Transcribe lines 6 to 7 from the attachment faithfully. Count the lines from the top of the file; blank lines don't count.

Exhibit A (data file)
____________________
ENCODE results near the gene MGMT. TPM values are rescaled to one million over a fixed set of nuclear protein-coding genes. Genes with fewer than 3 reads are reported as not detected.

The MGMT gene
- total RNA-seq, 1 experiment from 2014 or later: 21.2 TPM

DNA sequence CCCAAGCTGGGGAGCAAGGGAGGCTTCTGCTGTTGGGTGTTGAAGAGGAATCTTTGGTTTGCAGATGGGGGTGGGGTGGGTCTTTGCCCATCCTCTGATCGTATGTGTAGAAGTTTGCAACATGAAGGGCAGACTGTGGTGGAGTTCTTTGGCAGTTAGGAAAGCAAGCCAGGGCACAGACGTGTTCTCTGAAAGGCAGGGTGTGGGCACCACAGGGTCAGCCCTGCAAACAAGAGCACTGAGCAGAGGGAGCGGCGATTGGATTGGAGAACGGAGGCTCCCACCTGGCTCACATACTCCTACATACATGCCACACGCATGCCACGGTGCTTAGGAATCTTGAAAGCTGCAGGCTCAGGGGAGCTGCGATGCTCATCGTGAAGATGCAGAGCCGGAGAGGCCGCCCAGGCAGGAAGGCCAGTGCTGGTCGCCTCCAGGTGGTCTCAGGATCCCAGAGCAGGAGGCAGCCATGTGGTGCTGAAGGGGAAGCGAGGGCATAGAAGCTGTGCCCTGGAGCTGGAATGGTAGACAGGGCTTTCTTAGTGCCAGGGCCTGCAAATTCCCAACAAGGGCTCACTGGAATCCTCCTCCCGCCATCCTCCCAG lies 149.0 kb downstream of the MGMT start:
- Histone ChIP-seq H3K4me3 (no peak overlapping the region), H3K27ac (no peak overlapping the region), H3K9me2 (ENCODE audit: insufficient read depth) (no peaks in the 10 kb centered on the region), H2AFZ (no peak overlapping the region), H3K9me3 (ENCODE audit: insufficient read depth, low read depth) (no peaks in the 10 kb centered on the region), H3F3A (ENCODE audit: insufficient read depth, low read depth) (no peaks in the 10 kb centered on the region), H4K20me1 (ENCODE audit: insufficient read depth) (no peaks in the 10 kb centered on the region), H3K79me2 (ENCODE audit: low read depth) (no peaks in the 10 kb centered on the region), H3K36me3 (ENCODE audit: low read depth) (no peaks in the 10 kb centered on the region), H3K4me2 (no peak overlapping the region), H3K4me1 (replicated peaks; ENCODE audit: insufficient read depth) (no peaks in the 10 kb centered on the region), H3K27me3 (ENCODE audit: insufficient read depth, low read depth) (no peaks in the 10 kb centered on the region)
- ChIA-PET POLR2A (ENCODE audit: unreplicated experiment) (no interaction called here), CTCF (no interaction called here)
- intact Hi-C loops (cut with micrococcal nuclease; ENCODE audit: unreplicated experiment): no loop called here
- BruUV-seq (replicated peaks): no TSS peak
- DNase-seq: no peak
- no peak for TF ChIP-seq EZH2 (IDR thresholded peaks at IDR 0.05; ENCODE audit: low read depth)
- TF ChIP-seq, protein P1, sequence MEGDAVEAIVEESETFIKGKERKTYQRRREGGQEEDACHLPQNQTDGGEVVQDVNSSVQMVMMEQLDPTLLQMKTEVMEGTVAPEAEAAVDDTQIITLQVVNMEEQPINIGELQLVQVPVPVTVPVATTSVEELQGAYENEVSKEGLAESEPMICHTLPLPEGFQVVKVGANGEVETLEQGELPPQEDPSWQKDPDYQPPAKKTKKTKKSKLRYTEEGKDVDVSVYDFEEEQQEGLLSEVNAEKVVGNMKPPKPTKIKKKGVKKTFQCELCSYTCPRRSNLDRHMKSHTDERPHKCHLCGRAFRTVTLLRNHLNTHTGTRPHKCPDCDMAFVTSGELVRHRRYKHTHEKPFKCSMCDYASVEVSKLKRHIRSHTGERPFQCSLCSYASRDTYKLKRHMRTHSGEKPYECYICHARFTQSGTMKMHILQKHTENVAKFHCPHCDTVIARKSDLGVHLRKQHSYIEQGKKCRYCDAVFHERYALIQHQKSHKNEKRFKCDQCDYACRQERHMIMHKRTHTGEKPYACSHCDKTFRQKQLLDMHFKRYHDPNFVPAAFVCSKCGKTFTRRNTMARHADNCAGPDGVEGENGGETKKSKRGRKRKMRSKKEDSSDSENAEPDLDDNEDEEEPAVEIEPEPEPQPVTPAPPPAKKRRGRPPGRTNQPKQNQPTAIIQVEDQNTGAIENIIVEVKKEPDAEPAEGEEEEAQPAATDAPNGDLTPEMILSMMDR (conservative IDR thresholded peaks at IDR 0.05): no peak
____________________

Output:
- ChIA-PET POLR2A (ENCODE audit: unreplicated experiment) (no interaction called here), CTCF (no interaction called here)
- intact Hi-C loops (cut with micrococcal nuclease; ENCODE audit: unreplicated experiment): no loop called here